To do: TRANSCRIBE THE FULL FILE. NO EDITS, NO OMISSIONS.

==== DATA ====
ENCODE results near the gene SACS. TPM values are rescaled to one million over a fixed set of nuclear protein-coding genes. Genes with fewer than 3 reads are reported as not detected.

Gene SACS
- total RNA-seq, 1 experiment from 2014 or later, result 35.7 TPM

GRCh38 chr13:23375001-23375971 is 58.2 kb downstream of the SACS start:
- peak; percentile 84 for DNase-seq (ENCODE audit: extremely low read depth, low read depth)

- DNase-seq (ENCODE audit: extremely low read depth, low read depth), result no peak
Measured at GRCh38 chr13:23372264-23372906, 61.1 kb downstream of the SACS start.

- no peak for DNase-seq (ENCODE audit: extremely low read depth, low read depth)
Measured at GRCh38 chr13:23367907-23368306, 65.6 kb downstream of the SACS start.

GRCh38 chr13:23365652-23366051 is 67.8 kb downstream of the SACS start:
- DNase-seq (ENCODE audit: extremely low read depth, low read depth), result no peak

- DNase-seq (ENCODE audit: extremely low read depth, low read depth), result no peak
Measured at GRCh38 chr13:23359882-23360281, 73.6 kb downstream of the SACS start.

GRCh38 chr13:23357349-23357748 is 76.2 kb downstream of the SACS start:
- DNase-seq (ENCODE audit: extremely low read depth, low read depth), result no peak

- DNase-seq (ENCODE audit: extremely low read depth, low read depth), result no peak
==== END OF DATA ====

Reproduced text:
ENCODE results near the gene SACS. TPM values are rescaled to one million over a fixed set of nuclear protein-coding genes. Genes with fewer than 3 reads are reported as not detected.

Gene SACS
- total RNA-seq, 1 experiment from 2014 or later, result 35.7 TPM

GRCh38 chr13:23375001-23375971 is 58.2 kb downstream of the SACS start:
- peak; percentile 84 for DNase-seq (ENCODE audit: extremely low read depth, low read depth)

- DNase-seq (ENCODE audit: extremely low read depth, low read depth), result no peak
Measured at GRCh38 chr13:23372264-23372906, 61.1 kb downstream of the SACS start.

- no peak for DNase-seq (ENCODE audit: extremely low read depth, low read depth)
Measured at GRCh38 chr13:23367907-23368306, 65.6 kb downstream of the SACS start.

GRCh38 chr13:23365652-23366051 is 67.8 kb downstream of the SACS start:
- DNase-seq (ENCODE audit: extremely low read depth, low read depth), result no peak

- DNase-seq (ENCODE audit: extremely low read depth, low read depth), result no peak
Measured at GRCh38 chr13:23359882-23360281, 73.6 kb downstream of the SACS start.

GRCh38 chr13:23357349-23357748 is 76.2 kb downstream of the SACS start:
- DNase-seq (ENCODE audit: extremely low read depth, low read depth), result no peak

- DNase-seq (ENCODE audit: extremely low read depth, low read depth), result no peak